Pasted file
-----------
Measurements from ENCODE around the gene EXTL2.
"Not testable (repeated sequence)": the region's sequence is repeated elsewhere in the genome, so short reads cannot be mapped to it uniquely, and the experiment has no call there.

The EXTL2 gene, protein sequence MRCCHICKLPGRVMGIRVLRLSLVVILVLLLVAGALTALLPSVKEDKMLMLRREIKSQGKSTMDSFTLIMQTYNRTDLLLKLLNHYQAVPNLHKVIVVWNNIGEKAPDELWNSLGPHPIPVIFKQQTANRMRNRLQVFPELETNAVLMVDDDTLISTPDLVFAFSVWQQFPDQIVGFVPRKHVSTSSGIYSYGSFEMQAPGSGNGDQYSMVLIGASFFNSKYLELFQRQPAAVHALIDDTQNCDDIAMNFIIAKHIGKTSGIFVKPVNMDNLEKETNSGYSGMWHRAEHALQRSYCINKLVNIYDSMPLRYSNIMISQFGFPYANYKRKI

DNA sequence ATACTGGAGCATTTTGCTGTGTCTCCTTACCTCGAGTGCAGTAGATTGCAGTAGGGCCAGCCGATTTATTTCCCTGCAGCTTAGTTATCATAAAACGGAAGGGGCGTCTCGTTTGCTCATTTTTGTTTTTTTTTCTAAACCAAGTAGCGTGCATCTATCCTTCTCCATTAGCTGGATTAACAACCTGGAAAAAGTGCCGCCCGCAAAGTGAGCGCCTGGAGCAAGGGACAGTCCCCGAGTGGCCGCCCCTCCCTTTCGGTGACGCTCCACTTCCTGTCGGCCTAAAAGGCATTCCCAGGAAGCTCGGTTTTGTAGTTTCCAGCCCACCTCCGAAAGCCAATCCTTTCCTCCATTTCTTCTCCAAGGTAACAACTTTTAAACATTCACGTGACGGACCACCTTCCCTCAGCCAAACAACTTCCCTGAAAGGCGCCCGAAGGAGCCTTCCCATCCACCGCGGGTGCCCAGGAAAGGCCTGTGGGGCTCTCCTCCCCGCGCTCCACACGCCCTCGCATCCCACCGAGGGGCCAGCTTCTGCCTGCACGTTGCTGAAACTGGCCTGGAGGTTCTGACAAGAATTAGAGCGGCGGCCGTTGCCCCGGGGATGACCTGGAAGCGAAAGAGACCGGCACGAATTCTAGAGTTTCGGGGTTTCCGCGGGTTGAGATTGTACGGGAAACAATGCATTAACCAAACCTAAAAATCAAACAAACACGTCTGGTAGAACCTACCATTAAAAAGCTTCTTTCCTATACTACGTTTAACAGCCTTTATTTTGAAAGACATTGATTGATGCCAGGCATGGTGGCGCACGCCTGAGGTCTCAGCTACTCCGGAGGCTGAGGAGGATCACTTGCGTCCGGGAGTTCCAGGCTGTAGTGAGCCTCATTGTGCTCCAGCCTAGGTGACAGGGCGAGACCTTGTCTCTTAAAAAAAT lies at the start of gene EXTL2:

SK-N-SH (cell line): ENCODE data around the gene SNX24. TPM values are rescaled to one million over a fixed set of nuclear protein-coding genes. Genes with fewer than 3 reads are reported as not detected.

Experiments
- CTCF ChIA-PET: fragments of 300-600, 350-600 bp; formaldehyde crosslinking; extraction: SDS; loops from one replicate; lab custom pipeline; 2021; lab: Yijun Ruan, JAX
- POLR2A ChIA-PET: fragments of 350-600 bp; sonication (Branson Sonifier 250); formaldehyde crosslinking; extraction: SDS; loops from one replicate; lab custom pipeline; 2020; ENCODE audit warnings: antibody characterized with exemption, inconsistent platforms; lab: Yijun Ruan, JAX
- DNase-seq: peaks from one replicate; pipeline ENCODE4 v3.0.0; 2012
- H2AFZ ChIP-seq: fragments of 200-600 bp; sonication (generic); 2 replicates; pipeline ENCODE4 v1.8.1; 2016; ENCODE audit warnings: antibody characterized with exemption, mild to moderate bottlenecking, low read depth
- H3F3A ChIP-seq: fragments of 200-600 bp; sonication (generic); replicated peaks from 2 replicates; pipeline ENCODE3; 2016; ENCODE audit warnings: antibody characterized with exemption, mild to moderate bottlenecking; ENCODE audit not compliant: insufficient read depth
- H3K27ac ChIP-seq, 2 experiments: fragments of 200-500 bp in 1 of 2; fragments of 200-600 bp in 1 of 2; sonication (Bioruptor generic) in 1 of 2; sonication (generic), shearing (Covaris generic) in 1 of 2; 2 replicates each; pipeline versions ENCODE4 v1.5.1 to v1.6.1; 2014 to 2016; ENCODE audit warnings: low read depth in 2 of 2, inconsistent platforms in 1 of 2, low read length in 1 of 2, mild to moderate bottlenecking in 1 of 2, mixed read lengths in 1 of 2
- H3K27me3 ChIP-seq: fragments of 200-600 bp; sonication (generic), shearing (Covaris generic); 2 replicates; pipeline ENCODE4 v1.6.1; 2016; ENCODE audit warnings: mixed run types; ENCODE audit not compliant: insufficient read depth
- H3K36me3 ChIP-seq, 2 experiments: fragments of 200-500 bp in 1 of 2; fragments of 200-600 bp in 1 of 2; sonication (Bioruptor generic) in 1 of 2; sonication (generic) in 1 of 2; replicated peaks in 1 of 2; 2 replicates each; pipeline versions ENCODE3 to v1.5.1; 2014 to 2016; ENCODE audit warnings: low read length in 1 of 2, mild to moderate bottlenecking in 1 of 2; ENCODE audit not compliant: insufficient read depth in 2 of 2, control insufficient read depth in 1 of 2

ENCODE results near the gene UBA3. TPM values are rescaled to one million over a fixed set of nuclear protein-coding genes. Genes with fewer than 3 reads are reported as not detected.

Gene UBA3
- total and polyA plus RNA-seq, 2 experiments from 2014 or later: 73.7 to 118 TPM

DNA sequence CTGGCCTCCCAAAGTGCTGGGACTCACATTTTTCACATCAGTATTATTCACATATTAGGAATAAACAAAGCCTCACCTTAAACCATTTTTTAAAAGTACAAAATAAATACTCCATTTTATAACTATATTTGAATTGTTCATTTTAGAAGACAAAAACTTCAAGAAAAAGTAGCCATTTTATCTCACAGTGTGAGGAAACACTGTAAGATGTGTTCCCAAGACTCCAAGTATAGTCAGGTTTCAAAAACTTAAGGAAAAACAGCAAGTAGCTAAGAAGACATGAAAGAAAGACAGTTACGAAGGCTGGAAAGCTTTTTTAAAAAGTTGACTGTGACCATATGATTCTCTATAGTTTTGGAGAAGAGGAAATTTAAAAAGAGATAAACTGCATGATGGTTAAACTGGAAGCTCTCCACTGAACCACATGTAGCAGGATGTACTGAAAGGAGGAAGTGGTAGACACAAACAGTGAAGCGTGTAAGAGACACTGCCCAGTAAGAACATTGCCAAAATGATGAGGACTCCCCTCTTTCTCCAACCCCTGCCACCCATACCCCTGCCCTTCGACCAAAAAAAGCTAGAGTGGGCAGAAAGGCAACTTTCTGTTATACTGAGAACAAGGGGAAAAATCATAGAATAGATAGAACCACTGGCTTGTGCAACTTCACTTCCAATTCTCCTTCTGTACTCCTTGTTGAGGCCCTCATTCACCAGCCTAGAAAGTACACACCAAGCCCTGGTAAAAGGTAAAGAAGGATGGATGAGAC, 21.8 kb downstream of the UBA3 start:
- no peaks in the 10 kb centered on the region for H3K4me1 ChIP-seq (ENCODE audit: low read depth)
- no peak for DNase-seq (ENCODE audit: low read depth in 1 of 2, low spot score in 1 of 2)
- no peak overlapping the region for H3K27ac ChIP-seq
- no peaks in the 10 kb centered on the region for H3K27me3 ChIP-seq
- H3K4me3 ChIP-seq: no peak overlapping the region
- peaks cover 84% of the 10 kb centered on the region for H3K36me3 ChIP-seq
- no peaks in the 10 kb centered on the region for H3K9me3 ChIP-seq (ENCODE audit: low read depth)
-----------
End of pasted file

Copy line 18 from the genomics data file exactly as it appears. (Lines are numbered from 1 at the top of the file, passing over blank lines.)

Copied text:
DNA sequence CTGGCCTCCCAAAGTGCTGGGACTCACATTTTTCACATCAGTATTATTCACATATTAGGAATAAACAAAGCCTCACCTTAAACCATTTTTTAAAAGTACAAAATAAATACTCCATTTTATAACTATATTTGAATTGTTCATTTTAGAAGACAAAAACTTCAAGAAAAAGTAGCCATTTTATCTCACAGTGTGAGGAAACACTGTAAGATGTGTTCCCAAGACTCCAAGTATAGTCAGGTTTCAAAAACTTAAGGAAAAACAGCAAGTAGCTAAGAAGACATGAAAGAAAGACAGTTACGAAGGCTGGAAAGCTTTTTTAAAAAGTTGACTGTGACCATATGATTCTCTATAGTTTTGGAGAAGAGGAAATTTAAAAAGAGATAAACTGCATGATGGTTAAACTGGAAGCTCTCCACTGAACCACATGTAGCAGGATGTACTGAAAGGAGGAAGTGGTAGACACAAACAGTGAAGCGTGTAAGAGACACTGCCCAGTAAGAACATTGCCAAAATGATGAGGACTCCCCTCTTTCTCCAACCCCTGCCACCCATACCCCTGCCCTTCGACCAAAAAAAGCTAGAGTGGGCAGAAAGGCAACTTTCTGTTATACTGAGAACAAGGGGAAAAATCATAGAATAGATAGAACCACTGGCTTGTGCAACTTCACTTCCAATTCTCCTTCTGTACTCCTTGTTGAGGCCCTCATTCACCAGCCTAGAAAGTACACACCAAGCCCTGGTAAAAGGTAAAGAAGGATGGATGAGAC, 21.8 kb downstream of the UBA3 start: